E-SCRIP

Last year, 2010, ECA received $555.80 in contributions from E-scrip. Thank you to everyone who participated! This year to date we have already received $555.17. E-scrip is a program whereby merchants contribute a percentage of the purchases we make to them back to our church ECA. When we shop at Safeway or Macy’s, or when we buy Kraft, Frito-Lay, General Mills, Barilla, or Nabisco products, these are all merchants who donate a small percentage back to us, and there are even more. The best way to participate is to make sure your grocery club cards as well as credit/debit cards are registered. After you register, you can generally forget about it.  To sign-up visit www.escrip.com. If you have questions contact Mary McPherson.

RCL Year A, Good Friday

When my son Benjamin was 7 weeks old, he developed a fever that landed him in the hospital for 4 days. It turned out to be viral meningitis, which sounds worse than it was – he never really was very sick, and he recovered quickly. But with such a little baby, they take every measure to be sure – so he was tested for all kinds of terrible things, and he and I had to stay together in the hospital until they were quite certain all was well. We were there in mid-December, including December 12, the day of the festival of the Virgin of Guadalupe. I had a lot of quiet time to reflect and pray and worry. And on that day I found myself talking to the Guadalupe, begging her presence, knowing that she of all people knew well what it was to lose her son. I don’t know if it’s true what some people tell me, that there’s a special bond between mothers and sons – maybe it’s that, or maybe it’s that early scare, or maybe it’s simply that with this my second child I’m more able to relax and love him – but the idea of losing my little boy fills me with dread I can’t even voice. And on this day, this Good Friday of remembering Jesus’ death, I can’t help but think of Mary losing her little boy.

John is the only gospel that includes that detail of Jesus on the cross, giving his mother Mary into the care of his beloved disciple John. In many ways I find the Jesus in John’s gospel less human than in the others, but this one little exchange opens this window into the very human relationship between Jesus and Mary. Luke is the one who gives us more of a picture of the young Mary with the baby, her firstborn – a child born in such extraordinary circumstances, with angels visiting her and Joseph, and strangers coming from all around to see the newborn child. And Luke gives us that glimpse into parenting the adolescent Jesus, when Joseph and Mary have to return to the temple to find their missing son, only to have him seemingly dismiss their concern with ‘didn’t you know I’d be here?’ John has the story of Mary prodding Jesus into his first miracle, changing the water into wine to save the wedding celebration from shame and ruin. And there are hints in the other gospels of Mary turning up with her other children to persuade Jesus to stop this crazy preaching and come home. What would it have been like to mother Jesus? The sword that the prophet Simeon predicted would pierce her soul seems to have done so over and over again – piercing her with his youthful rejection, with his heedless march into public infamy and danger, and finally with his humiliating, criminal death on the cross. Could she possibly have held onto the message the angel gave her at the very beginning, that all of this was somehow meant to be? What parent could allow suffering in their child without suffering even more intensely themselves?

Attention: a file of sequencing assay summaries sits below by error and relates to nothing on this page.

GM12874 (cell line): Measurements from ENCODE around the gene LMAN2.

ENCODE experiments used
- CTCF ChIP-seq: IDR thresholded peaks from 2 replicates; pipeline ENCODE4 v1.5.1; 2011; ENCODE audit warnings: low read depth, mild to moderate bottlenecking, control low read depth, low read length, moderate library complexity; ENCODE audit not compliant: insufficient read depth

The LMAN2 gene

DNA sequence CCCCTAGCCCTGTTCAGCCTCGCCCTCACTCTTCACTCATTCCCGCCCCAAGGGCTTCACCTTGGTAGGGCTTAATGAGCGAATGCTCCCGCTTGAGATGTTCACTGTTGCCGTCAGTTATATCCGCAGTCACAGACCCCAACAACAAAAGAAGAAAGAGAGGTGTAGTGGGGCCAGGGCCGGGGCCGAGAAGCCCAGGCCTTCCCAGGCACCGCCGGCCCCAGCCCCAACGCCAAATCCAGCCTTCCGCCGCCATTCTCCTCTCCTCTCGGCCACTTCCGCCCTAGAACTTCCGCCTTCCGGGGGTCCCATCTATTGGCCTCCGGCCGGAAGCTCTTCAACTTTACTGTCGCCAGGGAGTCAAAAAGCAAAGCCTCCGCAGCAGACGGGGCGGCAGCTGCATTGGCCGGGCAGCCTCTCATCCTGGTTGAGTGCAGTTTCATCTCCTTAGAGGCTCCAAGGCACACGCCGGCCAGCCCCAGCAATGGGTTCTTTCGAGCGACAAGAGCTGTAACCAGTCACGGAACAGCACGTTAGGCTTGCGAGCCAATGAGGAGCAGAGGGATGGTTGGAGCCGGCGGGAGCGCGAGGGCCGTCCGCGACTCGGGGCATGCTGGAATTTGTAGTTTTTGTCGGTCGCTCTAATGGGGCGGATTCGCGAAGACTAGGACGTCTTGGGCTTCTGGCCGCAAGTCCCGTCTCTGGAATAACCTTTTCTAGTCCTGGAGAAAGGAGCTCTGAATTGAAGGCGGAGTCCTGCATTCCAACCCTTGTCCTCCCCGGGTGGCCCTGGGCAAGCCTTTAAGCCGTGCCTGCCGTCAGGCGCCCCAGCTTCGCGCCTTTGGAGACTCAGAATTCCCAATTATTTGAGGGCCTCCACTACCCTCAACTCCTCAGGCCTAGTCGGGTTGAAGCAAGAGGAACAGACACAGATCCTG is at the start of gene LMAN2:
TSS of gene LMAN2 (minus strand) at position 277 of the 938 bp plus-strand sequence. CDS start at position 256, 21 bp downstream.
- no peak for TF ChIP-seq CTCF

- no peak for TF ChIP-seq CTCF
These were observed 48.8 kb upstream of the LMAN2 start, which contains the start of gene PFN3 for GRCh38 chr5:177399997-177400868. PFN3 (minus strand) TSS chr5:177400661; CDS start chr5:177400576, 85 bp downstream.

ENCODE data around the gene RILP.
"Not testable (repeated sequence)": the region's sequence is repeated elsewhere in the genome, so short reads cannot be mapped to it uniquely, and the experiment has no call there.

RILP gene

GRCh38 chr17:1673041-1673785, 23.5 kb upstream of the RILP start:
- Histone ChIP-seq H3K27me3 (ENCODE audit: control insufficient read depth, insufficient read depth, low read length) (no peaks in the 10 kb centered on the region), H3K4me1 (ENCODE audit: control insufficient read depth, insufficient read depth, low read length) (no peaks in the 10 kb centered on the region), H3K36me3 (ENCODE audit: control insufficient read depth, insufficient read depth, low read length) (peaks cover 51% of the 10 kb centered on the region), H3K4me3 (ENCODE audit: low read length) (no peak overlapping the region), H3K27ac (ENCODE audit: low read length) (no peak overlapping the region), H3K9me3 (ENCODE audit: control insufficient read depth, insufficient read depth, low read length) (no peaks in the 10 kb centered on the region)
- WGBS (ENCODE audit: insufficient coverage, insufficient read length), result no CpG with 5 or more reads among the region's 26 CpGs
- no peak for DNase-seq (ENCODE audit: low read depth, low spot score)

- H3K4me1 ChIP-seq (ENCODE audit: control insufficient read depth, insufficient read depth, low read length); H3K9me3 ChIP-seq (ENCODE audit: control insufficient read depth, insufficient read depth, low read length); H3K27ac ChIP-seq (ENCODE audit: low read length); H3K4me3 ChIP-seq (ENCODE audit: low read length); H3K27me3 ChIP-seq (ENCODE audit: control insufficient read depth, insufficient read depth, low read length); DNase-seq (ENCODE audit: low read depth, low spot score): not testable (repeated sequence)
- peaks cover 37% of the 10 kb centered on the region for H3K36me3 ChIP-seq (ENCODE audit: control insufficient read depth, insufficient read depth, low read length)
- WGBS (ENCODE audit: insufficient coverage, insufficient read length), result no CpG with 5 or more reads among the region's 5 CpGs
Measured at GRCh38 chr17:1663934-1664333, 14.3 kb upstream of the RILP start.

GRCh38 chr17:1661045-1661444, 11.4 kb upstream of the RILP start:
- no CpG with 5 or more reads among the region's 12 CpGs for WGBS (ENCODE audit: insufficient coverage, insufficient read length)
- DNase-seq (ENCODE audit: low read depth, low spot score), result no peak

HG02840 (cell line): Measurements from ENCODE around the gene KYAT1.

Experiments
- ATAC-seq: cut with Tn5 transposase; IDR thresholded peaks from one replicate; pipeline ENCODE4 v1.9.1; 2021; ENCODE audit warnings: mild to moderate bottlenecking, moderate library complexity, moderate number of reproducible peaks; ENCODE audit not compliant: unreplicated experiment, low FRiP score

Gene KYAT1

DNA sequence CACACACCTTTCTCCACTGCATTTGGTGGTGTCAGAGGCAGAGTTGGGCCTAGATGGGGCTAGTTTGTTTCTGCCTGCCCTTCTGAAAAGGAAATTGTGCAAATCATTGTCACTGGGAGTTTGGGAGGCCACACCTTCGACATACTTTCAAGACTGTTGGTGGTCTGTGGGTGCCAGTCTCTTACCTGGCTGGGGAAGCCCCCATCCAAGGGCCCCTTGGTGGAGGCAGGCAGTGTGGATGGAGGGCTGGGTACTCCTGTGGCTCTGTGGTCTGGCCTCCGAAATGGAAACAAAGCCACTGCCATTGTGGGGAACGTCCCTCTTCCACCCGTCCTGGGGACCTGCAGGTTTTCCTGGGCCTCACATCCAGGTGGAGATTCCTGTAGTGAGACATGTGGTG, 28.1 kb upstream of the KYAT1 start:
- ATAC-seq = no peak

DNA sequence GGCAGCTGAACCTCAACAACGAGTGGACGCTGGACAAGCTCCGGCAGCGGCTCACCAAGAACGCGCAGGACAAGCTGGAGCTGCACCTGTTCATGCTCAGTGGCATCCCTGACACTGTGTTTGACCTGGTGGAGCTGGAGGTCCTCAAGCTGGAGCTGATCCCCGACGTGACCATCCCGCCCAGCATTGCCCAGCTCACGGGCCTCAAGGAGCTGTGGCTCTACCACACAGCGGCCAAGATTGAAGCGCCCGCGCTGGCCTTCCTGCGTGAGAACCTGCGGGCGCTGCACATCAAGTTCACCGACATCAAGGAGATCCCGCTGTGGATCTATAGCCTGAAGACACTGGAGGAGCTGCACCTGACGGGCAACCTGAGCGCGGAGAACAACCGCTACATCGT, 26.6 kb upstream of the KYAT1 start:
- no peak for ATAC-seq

Especially in the Renaissance, artists were drawn to depict this suffering – the sculpture theme of the Pieta, where Mary holds her dying son, was popular for devotional art in Europe for several centuries; as well as paintings of Mary weeping or standing at the foot of the cross. In the Pieta, Mary holds Jesus as she must have held him when he was small – this grown man spread across her lap just as the baby and then the boy once was. That human sense of a mother’s loss serves as a sign of the real physical death of the real physical Jesus. It is a very physical thing, being a parent – maybe especially being the mother, whose body is slowly changed by the growing baby, who gives birth and nurses him at her breast, one of the surest reminders we have that we are incarnate beings. Messy and amazing all at the same time, there you are, holding that child, shocked at the physical realness of this being who has come into the world in ways we still can’t really fathom even though we were there. Imagine Mary then, holding her son’s dead body at the end, feeling the weight of his physical self, and yet knowing that he is no longer there. Oh, what an ache to let him go.